Low-displacement, turbo engines produce good efficiency but within a narrow power band.

In the race to hit future fuel economy requirements, Mazda believes that its new Skyactiv-X engine is a better alternative than the modern trend of automaker’s using small-displacement, turbocharged powerplants. The Japanese automaker’s upcoming powertrain family uses spark-controlled compression ignition, which means that combustion process generally happens without using the spark plugs. Instead, the mill operates more like a diesel by compressing the air-fuel mixture until it ignites. 

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"We don't necessarily believe in what the other guys are doing," Mazda North America powertrain engineer Jay Chen told Road & Track. "We believe the internal-combustion engine is here to stay, we believe our approach is better."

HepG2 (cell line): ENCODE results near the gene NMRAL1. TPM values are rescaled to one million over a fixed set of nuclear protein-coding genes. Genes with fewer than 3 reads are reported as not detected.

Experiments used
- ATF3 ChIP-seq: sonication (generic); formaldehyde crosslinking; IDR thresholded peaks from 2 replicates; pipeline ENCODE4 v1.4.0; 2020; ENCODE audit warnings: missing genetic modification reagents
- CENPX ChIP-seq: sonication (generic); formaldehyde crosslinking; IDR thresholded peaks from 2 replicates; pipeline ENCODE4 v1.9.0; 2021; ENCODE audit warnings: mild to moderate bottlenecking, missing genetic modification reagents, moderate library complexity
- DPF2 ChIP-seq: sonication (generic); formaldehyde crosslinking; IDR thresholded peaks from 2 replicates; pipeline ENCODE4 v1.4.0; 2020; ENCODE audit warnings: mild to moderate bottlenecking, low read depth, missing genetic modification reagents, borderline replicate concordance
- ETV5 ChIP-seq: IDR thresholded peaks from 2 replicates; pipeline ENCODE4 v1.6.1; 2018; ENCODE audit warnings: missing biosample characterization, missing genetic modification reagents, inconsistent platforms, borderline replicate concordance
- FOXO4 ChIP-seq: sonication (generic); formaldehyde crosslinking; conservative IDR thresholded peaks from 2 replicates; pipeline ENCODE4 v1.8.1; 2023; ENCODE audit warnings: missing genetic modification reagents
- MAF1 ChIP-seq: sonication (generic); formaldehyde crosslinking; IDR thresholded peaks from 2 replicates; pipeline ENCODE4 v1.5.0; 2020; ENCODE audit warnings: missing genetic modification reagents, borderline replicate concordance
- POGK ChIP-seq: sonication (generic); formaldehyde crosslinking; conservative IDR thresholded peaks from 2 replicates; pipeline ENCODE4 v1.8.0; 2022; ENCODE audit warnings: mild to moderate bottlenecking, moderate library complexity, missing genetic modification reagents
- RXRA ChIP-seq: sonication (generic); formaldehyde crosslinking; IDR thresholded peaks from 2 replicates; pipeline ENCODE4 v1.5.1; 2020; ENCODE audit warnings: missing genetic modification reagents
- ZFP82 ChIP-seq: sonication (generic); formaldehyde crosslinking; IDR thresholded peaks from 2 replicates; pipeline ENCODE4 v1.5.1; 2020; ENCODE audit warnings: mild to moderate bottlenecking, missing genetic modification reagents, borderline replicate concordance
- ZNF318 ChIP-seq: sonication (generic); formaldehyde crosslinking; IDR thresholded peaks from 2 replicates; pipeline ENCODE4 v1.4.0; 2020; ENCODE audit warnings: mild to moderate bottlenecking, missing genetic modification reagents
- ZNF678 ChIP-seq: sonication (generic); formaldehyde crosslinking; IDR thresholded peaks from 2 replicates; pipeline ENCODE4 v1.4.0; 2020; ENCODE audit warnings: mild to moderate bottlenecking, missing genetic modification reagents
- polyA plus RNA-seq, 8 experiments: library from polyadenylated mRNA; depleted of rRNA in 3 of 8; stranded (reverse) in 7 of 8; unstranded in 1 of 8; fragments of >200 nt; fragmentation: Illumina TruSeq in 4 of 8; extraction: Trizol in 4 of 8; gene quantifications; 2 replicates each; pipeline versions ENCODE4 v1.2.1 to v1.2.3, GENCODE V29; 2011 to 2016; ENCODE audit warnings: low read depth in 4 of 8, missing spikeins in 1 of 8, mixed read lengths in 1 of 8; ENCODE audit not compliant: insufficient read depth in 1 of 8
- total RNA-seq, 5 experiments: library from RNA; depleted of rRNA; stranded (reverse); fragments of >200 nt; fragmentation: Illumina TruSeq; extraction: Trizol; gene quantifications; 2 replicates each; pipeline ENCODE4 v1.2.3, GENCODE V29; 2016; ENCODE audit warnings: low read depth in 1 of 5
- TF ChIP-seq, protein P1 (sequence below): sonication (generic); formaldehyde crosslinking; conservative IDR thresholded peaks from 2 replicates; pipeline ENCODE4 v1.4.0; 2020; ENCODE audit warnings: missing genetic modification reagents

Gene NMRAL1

“Drive your Mazda3 in a lower gear. Then you'll know exactly what this drives like," Chen told Road & Track about the experience of operating the Skyactiv-X engine.

Mazda’s engineers believe that the recent trend of automaker’s using low-displacement, turbocharged engines and CVTs is simply a way to earn good numbers in fuel economy tests. The firm thinks these powertrains have a narrow band of operating at peak efficiency, which means they generally aren’t very good to drive on regular roads.

Mazda sees that turbocharging has its uses, though. For example, the company’s new SKYACTIV-G 2.5 T is a 2.5-liter turbo four-cylinder that produces 250 horsepower (186 kilowatts) and 310 pound-feet (420 Newton-meters) of torque in the CX-9 and upcoming 2018 Mazda6 (above).

The first Mazda vehicles with Skyactiv-X engines will arrive in 2019, and there will be a plug-in hybrid version in 2021. Chen told Road & Track that the current-generation Miata won’t be among the models getting the new powertrain tech. Spy photos show the automaker already testing the Skyactiv-X tech on the road under the hood of modified examples of the current Mazda3.

Source: Road & Track

Mazda3 Spied Testing Skyactiv-X Engine